Surveillance and queerness

Arts PhD graduate Dr. Brian Schram investigates linkages between modern surveillance and Queer identity Faculty of Arts A PhD graduate from the Department of Sociology and Legal Studies is breaking new ground when it comes to understanding the impact of the surveillance apparatus on possibilities for Queer identities.

Dr. Brian Schram recently completed his doctoral program and published the dissertation "Surveilling queerness and queering surveillance."

His research traces the evolving relationship between Queer lifeways and surveillance technologies, spanning from the onset of the Second World War to the present day.

"My work is situated at the intersection of surveillance studies and Queer theory," he says. "I research the ways that the law, military screening techniques, technological development, political policy and the logistics of warfare come together to both create and limit opportunities for sexual self-fashioning and Queer identification."

A key takeaway of Schram’s research is that surveillance technologies and Queer identities evolved alongside one another. The acts of watching and being watched conditioned a range of possible ways of being for queerness, both historically and currently.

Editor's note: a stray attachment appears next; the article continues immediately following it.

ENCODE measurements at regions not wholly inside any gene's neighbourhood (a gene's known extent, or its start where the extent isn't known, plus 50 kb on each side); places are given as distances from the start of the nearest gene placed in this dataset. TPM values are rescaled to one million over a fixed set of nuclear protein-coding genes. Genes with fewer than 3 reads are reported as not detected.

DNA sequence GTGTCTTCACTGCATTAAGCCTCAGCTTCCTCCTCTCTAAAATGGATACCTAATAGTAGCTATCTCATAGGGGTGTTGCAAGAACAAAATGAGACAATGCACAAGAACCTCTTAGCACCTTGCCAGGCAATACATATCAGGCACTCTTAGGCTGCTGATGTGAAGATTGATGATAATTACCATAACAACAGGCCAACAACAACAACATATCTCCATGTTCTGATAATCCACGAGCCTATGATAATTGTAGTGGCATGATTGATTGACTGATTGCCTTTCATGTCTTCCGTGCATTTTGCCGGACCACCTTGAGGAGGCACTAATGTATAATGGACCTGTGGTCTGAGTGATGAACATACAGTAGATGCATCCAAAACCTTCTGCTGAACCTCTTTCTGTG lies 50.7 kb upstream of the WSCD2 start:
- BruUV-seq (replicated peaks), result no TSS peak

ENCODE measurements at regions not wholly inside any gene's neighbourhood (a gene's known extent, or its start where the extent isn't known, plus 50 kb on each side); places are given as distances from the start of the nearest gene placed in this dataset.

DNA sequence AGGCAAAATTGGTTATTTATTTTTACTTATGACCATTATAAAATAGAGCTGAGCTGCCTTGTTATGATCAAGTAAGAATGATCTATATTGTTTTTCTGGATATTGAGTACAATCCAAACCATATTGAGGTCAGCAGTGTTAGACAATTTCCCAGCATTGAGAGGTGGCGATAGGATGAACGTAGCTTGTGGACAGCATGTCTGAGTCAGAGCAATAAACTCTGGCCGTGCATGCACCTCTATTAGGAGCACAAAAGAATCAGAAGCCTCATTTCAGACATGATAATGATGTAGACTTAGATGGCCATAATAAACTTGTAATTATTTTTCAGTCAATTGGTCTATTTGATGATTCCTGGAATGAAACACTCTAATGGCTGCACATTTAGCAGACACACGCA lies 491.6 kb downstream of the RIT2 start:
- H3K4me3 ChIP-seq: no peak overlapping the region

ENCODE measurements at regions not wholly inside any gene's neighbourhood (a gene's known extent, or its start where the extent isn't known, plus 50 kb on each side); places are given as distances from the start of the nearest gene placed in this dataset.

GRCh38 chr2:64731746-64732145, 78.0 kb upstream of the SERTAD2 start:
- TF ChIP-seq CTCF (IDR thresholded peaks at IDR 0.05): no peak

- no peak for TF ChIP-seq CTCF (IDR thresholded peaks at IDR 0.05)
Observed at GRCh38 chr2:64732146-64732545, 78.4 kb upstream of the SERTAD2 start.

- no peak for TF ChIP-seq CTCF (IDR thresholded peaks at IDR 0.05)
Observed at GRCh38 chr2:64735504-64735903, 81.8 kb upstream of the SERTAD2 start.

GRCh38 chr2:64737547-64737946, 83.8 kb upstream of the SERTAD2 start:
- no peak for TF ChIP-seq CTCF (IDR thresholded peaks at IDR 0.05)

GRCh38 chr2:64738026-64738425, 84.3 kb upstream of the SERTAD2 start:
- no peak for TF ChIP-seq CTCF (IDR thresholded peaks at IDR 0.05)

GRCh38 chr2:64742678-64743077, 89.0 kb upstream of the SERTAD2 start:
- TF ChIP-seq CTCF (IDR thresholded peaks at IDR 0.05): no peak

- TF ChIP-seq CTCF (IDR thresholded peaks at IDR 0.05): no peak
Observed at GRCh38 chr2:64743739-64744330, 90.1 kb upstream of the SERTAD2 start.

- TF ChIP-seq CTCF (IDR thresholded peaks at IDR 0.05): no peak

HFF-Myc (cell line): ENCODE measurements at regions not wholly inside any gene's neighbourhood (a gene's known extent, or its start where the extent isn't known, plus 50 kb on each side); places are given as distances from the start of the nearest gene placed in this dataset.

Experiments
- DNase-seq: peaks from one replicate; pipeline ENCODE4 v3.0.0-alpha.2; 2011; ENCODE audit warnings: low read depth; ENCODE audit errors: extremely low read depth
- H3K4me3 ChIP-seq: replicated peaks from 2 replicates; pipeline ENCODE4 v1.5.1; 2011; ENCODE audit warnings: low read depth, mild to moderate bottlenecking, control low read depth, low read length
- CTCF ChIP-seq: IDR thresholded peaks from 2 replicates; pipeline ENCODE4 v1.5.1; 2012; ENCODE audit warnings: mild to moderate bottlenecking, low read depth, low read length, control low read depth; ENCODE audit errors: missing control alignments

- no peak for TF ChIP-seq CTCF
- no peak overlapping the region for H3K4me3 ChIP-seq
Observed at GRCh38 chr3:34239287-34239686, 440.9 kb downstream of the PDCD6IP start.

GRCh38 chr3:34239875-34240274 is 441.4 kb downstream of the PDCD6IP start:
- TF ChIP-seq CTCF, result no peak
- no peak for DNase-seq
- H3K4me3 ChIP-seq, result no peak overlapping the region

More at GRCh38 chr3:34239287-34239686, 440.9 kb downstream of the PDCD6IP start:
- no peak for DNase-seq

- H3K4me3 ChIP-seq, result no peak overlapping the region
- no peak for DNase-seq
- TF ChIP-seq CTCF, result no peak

"What this means in a nutshell is that all the electronic and other means of surveillance created the context in which Queer people could express themselves as Queer, or conversely the ways they could not openly express their Queer identity."

Conversely, queerness and the perceived necessity of surveilling and policing sexual identity also influenced the development of the technologies and techniques of surveillance. Whole investigative apparatuses were set up at least partially in response to a supposed need to surveil Queer people.

"Interestingly, surveillance and sexuality seem to converge most obviously around major geopolitical disruptions," he continues. "For example, the Second World War and the Cold War were times when there was an imperative to promote or suppress particular kinds of Queer identities, and so this was the context in which what we know as contemporary queerness came to be."

Having completed his PhD, Schram is ready to take on the next challenge. He is currently seeking opportunities for post-doctoral fellowships, while also taking time to reflect upon and celebrate his accomplishments.

Schram’s dissertation, "Surveilling queerness and queering surveillance: the techno-social making of Queer identity in the US and Canada, 1939-present," is available on UWSpace , Waterloo’s digital research repository.